Generation Z is a tech-savvy multicultural generation that is highly global, both in population and perspective. Also known as “iGeneration” or “Generation Zed”, today’s cohort of confident and curious “screen addicts” are tomorrow’s entrepreneurs, consumers, peace negotiators, global leaders, game-changers and major contributors to social causes. Here are three defining attributes that make Gen Z so unique:
- Population: Generation Z was born between 1996 and 2010 meaning that as of 2018, they range in age from eight to 22. Let’s get the facts straight:
- 325 million: US pop as of 2017, according to the US Census Bureau
- 68 million: US pop age 0 to 21, born 1996 to 2017 (27% of the US pop)
- 23 million: US pop age 7 to 21, born between 1996 and 2010.
Opinions differ on birth dates, with the generation beginning from 1992 to 1996, and end dates ranging from 2000-present, anyone under 21. Why 1996 to 2010?
- Generation Z follows Generation Y / Millennials who, as offspring of the Baby Boomers, were born 1980 to 1995. Today Millennials are 22 to 37 years old.
- Generation X, born 1965 to 1980, really started having more babies in 1995. Gen X offspring (Gen Z) are raised very differently than Boomer offspring (Gen Y).
- In 1996, technology emerged into the hands of the masses, with the debut of the PC and introduction of email beyond corporate walls.
- Technology brought us screens with continuous news, unfiltered news and images from around the world. This kind of access at a young age shaped Gen Z’s persona.
- Born after 1996 means a child witnessed, experienced or grieved through 9/11 and was old enough to remember 9/11 at the age of 5.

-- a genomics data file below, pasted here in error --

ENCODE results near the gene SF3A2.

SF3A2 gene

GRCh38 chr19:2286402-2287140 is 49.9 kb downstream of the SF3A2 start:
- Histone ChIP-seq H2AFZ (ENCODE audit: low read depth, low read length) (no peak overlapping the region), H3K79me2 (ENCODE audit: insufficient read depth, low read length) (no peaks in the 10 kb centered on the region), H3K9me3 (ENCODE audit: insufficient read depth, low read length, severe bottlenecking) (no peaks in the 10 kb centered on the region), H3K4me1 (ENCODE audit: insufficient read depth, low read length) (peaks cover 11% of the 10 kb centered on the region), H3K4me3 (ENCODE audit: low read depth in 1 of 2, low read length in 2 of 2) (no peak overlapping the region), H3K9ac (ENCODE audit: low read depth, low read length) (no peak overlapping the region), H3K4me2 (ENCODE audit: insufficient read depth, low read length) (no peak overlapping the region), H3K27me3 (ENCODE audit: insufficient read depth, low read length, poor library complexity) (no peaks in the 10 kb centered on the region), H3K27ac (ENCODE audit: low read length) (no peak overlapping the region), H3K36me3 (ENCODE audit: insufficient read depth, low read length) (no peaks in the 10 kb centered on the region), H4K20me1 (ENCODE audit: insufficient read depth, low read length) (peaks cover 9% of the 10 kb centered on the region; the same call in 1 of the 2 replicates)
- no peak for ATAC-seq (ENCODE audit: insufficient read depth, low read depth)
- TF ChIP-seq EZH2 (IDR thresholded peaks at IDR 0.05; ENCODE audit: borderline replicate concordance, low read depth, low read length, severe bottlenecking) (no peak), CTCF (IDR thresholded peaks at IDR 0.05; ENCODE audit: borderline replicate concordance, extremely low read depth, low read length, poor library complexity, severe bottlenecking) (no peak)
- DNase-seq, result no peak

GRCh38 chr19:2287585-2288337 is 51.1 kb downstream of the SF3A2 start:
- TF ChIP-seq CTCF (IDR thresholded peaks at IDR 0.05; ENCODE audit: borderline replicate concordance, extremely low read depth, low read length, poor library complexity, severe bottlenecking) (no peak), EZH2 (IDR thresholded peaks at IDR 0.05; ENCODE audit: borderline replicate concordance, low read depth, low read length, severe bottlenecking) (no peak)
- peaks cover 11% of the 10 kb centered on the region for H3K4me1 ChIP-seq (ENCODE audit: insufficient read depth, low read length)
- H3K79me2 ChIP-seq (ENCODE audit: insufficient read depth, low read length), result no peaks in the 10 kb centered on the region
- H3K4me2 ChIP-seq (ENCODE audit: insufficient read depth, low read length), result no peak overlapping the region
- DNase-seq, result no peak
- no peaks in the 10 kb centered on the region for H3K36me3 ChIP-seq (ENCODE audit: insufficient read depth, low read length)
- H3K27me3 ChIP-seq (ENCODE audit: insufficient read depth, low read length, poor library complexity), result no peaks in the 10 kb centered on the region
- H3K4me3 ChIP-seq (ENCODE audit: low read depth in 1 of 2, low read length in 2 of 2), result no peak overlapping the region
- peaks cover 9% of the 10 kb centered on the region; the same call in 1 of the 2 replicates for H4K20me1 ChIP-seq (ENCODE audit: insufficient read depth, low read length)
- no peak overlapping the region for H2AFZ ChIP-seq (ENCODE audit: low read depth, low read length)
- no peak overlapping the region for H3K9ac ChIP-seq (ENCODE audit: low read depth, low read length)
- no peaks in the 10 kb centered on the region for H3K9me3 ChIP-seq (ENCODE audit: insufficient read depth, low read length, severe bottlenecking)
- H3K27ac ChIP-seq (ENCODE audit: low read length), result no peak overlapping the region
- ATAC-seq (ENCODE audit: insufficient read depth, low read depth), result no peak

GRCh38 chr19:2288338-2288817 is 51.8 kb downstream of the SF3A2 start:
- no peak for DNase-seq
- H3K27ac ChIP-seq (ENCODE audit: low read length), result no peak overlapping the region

- In 2010, Gen X births began declining and Millennials finally began having babies, the youngest Millennial was 30 years old in 2010.
- An infant and a teen need to be treated very differently which I one reason I end the generation in 2010.
- The generation after Gen Z is called Generation Alpha (age 0-7) who are being raised by Millennials/Gen Y. Gen Y’s parenting style is very different than Gen X.
2. Geography: Gen Z is a very multicultural population of 2 billion who thinks, and acts, globally
- The majority of Gen Z resides in under-developed or developing countries. The top 10 countries account for 57% of the Gen Z population. (Sapient study)
- Among the top 10 countries, all but the US are developing or under-developed countries. Countries with the largest Gen Z populations include India, China and Nigeria. The Gen Z population is relatively low in mature markets such as Europe.
- According to Mediakix – Over 50.2% Of Children Expected To Be Part Of A Minority Race Or Ethnic Group By 2020. America’s Gen Z is expected to be very diverse, as over 50.2% of children will identify as mixed race or as part of an ethnic group. This growth is reflected in racial composition trends today and in the recent past. Between 2000 and 2010, the country’s Hispanic population grew at 4 times the rate of the rest of the country. Moreover, the number of mixed white-and-black biracial and the number of mixed white-and-Asian grew 134% and 87% respectively. Overall, Gen Z is optimistic about diversity in regards to gender, race, and sexuality.
3. Formative Years: Their Gen X parents promoted independence; Gen Z was also “born with a silver screen”, constantly serving global events, not baby food.
- Majority of Gen Zs are the children of Gen X (born 1965-1980). While Gen X was labeled latchkey kids and rebellious teenagers, Gen X parents are doing an impressive job raising responsible and motivated Gen Zs.
- Gen X parents work hard and give their offspring a lot more attention than they received as children.
- Gen X, and truly all parents of Gen Z, are the first generation of parents to raise children in a tech-driven society.
- Just as Gen Z are pioneers of a new kind of society, parents of Gen Z are pioneer parents, navigating unprecedented territories dominated by technology and social media.